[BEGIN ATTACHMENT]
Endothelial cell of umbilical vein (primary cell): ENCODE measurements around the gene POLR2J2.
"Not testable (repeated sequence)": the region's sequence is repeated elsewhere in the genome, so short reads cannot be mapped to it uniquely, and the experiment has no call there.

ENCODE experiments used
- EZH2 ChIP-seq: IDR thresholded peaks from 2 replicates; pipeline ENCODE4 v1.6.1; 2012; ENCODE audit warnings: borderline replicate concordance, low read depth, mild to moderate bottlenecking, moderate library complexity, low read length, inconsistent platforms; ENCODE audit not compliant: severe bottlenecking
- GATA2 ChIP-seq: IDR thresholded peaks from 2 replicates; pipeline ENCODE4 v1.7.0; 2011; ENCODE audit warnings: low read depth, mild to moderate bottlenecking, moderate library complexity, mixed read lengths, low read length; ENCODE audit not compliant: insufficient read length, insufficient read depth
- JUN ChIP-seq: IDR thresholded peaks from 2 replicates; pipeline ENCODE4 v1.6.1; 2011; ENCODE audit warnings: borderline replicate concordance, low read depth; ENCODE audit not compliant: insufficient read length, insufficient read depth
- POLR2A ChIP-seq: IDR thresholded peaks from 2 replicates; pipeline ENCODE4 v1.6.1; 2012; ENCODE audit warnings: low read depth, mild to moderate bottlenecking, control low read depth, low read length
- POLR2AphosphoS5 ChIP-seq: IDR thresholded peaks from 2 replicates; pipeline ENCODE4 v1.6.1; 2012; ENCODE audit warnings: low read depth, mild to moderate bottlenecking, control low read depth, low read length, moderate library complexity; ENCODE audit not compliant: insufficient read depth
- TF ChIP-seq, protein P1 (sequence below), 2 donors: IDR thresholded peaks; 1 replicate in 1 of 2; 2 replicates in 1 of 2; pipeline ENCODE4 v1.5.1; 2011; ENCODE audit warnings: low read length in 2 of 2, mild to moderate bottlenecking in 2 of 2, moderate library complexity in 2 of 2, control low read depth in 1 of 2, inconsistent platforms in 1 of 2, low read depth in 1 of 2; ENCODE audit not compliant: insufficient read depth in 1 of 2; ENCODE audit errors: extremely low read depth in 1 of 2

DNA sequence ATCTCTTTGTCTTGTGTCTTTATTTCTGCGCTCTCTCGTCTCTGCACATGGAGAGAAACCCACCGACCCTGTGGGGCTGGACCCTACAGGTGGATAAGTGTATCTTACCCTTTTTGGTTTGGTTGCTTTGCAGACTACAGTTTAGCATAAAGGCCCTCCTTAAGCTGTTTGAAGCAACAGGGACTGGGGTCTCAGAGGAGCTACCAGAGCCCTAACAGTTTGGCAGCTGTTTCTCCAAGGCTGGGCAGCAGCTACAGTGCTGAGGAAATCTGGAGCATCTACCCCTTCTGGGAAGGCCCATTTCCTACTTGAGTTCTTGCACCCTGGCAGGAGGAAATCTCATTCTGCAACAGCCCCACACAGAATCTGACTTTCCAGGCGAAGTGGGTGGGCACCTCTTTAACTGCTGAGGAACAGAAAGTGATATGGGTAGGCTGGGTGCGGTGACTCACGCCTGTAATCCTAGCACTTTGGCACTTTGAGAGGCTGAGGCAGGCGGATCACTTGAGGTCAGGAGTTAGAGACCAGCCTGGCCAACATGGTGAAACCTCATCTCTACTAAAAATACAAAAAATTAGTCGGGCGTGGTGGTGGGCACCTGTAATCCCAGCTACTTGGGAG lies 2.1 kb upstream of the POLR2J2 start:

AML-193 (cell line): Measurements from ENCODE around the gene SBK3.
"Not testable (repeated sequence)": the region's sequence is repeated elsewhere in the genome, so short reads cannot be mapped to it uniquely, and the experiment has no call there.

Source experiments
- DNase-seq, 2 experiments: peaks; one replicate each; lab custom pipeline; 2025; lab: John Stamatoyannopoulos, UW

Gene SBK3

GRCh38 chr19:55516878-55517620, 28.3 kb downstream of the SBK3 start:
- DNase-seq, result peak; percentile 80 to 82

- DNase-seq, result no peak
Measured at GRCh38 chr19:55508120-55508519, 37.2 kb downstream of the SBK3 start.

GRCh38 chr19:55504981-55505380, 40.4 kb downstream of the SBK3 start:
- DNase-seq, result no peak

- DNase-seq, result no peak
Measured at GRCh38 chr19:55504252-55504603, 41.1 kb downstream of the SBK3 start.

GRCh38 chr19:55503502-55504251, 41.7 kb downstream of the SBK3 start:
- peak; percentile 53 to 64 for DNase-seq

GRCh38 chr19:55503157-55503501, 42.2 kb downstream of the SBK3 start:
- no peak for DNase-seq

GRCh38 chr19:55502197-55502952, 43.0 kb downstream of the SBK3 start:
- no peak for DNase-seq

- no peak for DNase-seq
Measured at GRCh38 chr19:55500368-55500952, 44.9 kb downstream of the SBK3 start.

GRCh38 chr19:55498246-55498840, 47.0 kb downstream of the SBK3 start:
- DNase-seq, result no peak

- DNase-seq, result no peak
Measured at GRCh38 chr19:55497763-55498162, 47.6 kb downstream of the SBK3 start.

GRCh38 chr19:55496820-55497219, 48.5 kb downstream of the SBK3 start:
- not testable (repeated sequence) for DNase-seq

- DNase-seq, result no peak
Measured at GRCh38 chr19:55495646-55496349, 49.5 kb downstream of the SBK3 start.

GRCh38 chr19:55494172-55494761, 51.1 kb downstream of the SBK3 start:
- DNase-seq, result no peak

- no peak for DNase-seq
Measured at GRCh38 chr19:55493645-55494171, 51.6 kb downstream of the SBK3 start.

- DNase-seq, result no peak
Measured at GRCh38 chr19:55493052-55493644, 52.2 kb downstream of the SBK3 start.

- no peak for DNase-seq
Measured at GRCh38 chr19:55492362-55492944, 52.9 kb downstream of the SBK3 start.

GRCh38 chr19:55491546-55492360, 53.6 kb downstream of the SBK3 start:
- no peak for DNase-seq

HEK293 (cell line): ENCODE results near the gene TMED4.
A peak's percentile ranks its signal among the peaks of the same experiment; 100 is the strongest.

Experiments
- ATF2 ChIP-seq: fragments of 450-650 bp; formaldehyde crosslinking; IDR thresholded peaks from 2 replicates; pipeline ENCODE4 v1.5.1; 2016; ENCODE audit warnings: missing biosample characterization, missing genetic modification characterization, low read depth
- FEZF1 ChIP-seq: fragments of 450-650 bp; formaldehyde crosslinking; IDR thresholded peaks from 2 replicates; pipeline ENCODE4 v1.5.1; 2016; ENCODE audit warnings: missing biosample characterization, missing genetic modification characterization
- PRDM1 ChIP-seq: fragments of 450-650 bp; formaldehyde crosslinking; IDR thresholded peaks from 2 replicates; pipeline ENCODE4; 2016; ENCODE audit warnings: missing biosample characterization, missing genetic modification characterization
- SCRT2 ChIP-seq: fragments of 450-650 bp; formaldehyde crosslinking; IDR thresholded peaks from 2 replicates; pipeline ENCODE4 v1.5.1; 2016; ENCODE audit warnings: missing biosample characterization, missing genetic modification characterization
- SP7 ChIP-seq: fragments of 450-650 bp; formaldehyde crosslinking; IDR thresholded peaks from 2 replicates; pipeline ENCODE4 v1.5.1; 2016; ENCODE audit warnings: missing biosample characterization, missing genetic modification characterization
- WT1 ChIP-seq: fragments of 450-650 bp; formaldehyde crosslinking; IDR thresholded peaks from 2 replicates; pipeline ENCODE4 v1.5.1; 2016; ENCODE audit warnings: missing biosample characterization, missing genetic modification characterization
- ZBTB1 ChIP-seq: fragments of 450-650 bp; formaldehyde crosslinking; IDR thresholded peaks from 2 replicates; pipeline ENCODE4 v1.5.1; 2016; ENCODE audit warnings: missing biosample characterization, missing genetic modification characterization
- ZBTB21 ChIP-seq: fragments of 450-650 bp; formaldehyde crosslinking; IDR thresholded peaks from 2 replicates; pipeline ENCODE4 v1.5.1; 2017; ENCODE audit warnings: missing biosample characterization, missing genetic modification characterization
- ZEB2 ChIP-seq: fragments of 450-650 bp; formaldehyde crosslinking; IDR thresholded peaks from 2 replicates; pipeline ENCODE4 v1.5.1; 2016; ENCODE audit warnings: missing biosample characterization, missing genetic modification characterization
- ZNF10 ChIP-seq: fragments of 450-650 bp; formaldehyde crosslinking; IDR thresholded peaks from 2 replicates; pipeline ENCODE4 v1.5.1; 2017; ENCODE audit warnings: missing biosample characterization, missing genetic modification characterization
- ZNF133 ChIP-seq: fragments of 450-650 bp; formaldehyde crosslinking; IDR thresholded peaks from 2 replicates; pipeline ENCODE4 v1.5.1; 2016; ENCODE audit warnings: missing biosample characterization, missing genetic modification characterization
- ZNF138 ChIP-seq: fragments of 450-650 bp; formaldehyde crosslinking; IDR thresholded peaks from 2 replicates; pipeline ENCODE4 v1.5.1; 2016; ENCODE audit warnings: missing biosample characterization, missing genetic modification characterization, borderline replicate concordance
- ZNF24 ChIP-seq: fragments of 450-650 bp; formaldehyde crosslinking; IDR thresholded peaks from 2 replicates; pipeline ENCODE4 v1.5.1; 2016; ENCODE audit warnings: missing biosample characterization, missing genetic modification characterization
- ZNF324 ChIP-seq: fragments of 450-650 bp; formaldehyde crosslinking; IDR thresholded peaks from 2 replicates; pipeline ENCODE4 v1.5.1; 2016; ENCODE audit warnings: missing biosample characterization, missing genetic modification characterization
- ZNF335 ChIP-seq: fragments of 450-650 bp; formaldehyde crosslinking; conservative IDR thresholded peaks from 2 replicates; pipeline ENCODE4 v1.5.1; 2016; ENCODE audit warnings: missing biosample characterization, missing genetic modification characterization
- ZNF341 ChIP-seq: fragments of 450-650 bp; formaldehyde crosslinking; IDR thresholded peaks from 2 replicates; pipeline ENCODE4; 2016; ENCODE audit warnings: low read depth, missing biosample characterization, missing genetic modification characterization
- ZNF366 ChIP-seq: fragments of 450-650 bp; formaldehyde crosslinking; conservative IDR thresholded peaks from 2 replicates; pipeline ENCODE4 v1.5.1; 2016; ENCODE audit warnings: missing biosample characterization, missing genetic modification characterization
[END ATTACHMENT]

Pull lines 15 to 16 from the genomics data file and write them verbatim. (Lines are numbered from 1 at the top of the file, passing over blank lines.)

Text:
Gene SBK3

GRCh38 chr19:55516878-55517620, 28.3 kb downstream of the SBK3 start: